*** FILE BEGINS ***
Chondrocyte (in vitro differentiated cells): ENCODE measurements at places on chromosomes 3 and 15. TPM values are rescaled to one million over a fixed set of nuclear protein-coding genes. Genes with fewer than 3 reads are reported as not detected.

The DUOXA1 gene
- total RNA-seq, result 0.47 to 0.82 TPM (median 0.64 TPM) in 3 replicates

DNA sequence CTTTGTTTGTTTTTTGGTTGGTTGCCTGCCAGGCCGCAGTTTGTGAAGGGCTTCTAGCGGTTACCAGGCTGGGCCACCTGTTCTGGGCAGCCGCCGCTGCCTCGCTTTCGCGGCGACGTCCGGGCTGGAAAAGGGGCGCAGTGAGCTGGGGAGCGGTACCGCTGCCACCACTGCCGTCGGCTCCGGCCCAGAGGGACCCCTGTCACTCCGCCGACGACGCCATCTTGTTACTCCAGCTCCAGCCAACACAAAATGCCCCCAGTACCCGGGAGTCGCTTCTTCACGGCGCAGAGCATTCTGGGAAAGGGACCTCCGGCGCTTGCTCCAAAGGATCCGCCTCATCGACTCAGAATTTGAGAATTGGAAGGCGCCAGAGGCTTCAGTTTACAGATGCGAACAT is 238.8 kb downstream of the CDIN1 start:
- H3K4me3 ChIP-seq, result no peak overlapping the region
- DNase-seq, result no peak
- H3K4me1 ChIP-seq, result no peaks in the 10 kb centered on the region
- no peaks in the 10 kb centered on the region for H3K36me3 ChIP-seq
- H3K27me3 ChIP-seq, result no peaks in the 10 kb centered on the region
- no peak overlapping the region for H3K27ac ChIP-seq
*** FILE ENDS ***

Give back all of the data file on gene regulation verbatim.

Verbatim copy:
Chondrocyte (in vitro differentiated cells): ENCODE measurements at places on chromosomes 3 and 15. TPM values are rescaled to one million over a fixed set of nuclear protein-coding genes. Genes with fewer than 3 reads are reported as not detected.

The DUOXA1 gene
- total RNA-seq, result 0.47 to 0.82 TPM (median 0.64 TPM) in 3 replicates

DNA sequence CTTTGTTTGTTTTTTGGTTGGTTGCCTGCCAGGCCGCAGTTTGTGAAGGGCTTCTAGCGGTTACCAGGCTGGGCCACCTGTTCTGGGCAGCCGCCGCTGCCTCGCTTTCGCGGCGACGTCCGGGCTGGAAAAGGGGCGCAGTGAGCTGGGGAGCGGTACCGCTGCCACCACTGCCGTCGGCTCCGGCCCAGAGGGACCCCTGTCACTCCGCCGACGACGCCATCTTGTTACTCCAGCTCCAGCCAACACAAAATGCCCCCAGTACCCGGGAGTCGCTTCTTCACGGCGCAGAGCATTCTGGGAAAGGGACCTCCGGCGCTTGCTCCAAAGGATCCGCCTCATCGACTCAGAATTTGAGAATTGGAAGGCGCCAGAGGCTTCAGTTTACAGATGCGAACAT is 238.8 kb downstream of the CDIN1 start:
- H3K4me3 ChIP-seq, result no peak overlapping the region
- DNase-seq, result no peak
- H3K4me1 ChIP-seq, result no peaks in the 10 kb centered on the region
- no peaks in the 10 kb centered on the region for H3K36me3 ChIP-seq
- H3K27me3 ChIP-seq, result no peaks in the 10 kb centered on the region
- no peak overlapping the region for H3K27ac ChIP-seq